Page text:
Who can lodge a caveat?
A caveat is a formal notice or warning lodged against the title of a property, which stops any person including the registered proprietor (owner) from dealing with the property.
The purpose of a caveat is to preserve and protect the rights of the caveator (the person lodging the caveat). The effect of a caveat is that any person intending to deal with the property against which a caveat has been lodged will be unable to do so without first notifying the caveator.
Any person claiming an estate or interest in land can lodge a caveat. The following interests are typical examples of interests which will support lodgement of a caveat:
- Purchaser under a contract for sale of land.
- Grantee of an option to purchase land.
- Tenant of the land.
- Mortgagee or equitable mortgagee.
- Chargee of the land.
- Holder of an unregistered instrument in relation to the land.
- Party benefitted by an easement or restrictive covenant in relation to the land.
An owner of land may lodge a caveat against his own land:
- to protect his/her interest in the land. This is called a registered proprietor’s caveat; or
- to prevent improper dealings in land.
There are certain interests that will not constitute a caveatable interest. A caveat must relate directly to an existing, identifiable interest.
Does a debt allow you to lodge a caveat and in what circumstances?
A question commonly asked in relation to caveats is under what circumstances a caveat can be lodged for non-payment of a debt.
In order to be able to lodge a caveat for non-payment of a debt the owner of the land must consent to a charge over the land as security for the payment of the debt. The consent is usually in the form of a charging clause in the debt or security agreement.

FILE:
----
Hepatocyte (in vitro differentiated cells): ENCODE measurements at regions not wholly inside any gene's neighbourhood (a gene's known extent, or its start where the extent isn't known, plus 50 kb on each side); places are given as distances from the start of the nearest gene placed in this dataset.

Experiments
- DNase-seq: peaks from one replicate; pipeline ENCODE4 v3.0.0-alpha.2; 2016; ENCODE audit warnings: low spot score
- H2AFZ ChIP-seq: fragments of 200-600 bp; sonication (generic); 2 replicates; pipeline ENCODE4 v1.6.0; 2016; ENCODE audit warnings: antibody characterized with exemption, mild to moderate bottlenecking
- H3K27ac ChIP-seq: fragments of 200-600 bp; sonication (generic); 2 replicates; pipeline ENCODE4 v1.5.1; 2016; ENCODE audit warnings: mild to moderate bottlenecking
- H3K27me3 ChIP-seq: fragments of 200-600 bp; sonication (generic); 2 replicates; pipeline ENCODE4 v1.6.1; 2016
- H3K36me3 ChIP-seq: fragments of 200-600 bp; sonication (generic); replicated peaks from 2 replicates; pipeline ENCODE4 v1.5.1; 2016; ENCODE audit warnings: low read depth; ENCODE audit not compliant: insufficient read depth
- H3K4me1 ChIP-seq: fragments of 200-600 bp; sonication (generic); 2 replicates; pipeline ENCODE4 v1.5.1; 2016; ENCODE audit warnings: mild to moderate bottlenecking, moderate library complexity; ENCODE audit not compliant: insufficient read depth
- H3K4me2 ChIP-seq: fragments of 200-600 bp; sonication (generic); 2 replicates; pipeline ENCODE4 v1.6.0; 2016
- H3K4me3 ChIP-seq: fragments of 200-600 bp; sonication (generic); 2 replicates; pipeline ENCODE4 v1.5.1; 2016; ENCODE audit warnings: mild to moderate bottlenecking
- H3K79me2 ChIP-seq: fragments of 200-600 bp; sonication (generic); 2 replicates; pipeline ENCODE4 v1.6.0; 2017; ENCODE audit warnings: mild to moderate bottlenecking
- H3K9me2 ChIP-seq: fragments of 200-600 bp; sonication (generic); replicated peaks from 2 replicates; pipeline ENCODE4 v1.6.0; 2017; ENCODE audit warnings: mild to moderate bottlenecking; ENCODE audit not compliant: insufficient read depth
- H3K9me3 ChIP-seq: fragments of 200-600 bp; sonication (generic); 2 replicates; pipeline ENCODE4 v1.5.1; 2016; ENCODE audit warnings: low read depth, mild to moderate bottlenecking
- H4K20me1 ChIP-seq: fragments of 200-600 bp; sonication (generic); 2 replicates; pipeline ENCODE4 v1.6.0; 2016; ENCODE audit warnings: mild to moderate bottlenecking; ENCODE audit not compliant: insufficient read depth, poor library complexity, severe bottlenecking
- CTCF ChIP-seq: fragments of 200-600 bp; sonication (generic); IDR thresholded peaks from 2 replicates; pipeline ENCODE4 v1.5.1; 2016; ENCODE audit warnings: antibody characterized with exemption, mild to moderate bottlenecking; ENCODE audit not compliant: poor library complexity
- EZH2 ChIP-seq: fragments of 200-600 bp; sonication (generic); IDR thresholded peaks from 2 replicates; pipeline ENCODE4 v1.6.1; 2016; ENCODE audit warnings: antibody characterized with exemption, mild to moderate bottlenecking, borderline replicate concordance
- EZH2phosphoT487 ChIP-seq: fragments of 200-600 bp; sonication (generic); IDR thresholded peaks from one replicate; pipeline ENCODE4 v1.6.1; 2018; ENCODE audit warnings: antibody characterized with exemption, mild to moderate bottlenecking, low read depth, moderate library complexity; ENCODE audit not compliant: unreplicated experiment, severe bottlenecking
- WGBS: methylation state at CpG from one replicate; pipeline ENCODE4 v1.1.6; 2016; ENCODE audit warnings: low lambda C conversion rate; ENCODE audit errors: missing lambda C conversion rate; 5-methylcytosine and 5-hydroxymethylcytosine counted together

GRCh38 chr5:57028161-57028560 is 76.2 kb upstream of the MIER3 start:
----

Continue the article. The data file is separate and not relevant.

A debt arising from a loan given to the owner of the land for the purchase of the land or improvements to the land may give rise to a caveatable interest and allow for the lodgement of a caveat.
What happens if you improperly lodge a caveat?
It is important to note that the acceptance of a caveat at lodgement does not mean the caveat is valid. Landgate (the land titles authority in Western Australia) will generally accept and process a caveat if it is in the correct form and properly describes the interest being claimed.
In the event a caveator lodges a caveat and does not in fact have a caveatable interest, they can be ordered to pay compensation for damage to the registered proprietor.
How is a caveat withdrawn
There are a number of ways a caveat can be withdrawn ranging from a simple withdrawal to an order of the court. Two of the most commonly used methods for withdrawing a caveat are:
- Withdrawal of caveat document – used to remove standard caveats where the person who lodged the caveat (caveator) is available to sign the withdrawal.
- Application for the lapsing of the caveat – also known as a 14 or 21 day notice. This is commonly used where the caveator cannot be located and gives the caveator 21 days within which to obtain a Supreme Court order substantiating the caveat, failing which it will lapse.
If you are considering lodging a caveat but don’t know whether you have a caveatable interest, or if you need assistance in removing a caveat we have experienced lawyers who can assist you.
Contact our Property Law team today on 9476 4499 or email us via our CONTACT page.